Tree Preservation Orders - Scotland Edit
Whilst TPOs are a legal requirement they may not always be digitised accurately. Users of this data should not assume this data is totally accurate and should consult the specific local authority for more detail before making any decisions A TPO is made by the Local Authority, under Section 160 of the Town and Country Planning (Scotland) Act 1997, and within the procedures set out in the Town and Country Planning (Tree Preservation Order and Trees in Conservation Areas) (Scotland) Regulations 2010. They are made to protect individual trees, groups of trees or woodlands which have particular amenity value, make a significant contribution to the landscape or townscape or because there may be a potential threat to the trees. In deciding which trees qualify to become protected the local authority must ensure that the trees contribute to the amenity and attractiveness of an area and be under threat in some way. Either individual specimens or groups can be protected in a single Order. More information and guidance on Tree Preservation orders and Trees in conservation can be found in Planning Circular 1/2011. Which provides an overview of the TPO procedures, explaining how the requirements from the Act and Regulations fit together. Some local authorities capture polygons of tree preservation areas. Others will identify actual trees as point TPOs. Several LAs capture both. We have initially created two separate layers - point and polygon, to represent TPOs. This may show duplication where a point falls within a polygon. We may adapt this rationale and methodology in due course as we know that there is a discrepancy with Registers of Scotland's TPO data.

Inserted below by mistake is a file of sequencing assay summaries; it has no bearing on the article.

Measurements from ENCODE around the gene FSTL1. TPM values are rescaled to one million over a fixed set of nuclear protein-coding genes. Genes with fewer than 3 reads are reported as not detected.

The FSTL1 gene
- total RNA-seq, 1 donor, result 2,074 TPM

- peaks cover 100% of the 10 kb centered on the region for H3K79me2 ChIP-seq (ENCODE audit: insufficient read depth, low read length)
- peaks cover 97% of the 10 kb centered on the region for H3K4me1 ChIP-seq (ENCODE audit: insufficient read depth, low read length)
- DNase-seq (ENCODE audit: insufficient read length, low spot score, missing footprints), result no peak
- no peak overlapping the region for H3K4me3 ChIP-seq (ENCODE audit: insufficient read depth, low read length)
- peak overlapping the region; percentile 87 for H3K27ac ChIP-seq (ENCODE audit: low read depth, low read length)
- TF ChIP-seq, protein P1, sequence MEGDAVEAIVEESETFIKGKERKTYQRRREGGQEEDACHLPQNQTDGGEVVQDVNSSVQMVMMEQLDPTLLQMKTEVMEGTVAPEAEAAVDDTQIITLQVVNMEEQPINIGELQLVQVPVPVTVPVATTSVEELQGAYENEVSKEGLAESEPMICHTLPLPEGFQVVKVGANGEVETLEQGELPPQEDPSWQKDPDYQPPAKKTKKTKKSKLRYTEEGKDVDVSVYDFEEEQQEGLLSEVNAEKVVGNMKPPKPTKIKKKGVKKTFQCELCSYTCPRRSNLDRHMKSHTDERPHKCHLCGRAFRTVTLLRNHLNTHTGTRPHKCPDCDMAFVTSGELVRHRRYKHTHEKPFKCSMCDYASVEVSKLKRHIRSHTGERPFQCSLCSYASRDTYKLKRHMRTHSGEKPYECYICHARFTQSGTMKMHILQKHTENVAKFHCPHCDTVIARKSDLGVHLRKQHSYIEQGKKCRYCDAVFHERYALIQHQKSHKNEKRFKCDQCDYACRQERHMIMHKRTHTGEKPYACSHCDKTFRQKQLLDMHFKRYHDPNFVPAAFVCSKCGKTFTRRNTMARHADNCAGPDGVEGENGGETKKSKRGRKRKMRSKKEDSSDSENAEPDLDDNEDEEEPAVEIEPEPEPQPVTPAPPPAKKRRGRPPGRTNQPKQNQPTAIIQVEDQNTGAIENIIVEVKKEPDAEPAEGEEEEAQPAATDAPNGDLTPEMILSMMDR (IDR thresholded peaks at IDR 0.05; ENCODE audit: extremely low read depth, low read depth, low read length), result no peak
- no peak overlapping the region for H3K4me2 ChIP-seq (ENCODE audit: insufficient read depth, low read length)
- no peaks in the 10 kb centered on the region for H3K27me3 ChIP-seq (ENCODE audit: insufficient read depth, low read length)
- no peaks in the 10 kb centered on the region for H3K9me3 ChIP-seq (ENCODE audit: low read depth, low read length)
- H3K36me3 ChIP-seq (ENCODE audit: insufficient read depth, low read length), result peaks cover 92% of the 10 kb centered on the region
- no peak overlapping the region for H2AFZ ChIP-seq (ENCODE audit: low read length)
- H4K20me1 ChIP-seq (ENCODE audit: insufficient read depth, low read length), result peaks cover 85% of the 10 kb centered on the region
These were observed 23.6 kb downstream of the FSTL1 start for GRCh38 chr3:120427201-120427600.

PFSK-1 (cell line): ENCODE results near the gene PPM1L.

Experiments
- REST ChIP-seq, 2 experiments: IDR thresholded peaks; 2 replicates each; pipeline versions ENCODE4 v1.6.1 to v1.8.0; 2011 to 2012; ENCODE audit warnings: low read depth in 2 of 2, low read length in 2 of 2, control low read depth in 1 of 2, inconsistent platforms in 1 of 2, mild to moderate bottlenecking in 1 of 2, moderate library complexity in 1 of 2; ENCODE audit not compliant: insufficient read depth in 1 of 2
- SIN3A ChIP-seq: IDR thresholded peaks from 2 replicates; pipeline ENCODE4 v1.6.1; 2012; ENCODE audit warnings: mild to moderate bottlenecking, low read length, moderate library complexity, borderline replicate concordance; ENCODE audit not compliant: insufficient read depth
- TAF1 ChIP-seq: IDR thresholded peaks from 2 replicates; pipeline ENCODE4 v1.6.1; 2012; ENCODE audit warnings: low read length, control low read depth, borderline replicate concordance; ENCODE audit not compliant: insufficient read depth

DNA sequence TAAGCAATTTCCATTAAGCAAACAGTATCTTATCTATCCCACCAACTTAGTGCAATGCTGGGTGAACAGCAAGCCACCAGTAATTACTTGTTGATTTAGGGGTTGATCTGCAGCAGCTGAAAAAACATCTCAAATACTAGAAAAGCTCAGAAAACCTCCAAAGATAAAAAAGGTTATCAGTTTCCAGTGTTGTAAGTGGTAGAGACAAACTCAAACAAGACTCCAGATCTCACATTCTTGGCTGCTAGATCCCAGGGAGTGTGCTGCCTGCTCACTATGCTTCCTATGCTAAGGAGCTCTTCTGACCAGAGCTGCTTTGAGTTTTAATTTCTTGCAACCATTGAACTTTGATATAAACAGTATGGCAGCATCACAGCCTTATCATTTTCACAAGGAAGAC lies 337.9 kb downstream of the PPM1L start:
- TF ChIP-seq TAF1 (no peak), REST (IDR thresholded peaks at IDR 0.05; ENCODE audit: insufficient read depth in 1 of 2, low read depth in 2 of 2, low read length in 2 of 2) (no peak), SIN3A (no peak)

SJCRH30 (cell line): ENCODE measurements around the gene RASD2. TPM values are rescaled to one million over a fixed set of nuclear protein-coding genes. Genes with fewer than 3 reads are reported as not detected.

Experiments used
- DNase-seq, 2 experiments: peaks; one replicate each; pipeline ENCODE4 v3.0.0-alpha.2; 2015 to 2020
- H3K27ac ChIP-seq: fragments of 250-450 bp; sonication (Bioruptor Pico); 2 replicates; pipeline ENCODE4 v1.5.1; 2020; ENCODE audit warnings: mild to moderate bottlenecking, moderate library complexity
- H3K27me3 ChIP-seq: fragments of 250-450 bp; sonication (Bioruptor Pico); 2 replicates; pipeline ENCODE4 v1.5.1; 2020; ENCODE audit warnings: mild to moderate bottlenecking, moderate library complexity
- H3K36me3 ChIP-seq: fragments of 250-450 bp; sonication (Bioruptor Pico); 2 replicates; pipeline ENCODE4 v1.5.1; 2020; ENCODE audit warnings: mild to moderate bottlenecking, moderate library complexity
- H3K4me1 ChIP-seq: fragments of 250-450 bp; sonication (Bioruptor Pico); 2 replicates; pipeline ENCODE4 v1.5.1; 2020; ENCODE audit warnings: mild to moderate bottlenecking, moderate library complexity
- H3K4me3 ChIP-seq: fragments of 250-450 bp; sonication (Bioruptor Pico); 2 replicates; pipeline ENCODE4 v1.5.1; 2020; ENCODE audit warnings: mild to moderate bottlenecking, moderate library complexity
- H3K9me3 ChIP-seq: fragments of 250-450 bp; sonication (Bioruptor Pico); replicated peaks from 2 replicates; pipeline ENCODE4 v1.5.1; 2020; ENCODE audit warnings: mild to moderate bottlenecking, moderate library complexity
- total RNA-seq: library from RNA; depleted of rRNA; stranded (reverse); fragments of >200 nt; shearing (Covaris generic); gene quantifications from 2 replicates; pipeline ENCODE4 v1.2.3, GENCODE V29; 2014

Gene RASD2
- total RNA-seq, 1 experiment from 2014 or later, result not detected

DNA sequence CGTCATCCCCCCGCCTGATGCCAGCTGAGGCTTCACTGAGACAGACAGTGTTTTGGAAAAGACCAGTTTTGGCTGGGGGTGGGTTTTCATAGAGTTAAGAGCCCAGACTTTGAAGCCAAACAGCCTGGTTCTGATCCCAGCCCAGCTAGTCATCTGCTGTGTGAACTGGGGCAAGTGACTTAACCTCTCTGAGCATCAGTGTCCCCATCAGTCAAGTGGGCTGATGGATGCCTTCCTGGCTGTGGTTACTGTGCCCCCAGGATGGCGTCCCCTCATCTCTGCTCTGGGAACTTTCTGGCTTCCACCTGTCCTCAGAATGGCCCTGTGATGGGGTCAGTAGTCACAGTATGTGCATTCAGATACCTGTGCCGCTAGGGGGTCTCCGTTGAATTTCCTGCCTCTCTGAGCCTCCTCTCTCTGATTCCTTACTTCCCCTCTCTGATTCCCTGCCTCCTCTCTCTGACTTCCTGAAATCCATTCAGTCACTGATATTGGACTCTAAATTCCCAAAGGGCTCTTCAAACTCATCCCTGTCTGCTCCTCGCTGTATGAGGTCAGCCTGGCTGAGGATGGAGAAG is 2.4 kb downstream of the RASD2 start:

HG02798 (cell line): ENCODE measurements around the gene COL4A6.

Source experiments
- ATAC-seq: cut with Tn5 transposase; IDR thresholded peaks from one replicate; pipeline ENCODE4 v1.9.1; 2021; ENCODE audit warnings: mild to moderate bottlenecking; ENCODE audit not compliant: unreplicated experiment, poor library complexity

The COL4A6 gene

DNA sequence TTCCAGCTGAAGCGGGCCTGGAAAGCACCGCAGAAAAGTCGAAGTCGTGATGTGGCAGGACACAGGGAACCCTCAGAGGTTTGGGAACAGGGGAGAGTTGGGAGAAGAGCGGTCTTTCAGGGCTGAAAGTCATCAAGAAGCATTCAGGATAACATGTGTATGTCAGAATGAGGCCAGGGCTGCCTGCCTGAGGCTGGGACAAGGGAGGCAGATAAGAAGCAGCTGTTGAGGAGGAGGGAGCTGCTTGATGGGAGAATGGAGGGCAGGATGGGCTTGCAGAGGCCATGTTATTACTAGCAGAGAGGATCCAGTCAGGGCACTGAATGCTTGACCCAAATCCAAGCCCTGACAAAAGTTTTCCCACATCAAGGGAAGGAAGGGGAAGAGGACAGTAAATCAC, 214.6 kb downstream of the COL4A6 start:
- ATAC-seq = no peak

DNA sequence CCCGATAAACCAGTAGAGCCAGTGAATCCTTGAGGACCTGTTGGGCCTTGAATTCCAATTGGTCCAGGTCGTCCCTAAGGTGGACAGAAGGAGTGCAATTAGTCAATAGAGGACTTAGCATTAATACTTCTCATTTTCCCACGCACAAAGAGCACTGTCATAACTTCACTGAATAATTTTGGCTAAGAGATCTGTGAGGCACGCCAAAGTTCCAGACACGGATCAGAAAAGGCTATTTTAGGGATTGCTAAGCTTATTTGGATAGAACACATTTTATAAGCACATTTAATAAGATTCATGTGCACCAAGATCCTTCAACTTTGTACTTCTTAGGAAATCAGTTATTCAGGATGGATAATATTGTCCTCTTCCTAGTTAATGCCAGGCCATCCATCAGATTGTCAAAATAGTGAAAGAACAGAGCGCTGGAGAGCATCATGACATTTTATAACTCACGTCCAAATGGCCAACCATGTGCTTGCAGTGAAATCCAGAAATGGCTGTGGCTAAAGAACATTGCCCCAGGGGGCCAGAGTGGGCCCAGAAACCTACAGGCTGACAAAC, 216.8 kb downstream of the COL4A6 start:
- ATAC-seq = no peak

|License||UK Open Government Licence v3.0|
|Category||Elections / Politics, Food and Environment, Housing and Estates, Law and Licensing, Parks / Recreation, Planning and Development, Sport and Leisure|
|Original dataset link||https://data.spatialhub.scot/dataset/tree_preservation_orders-is|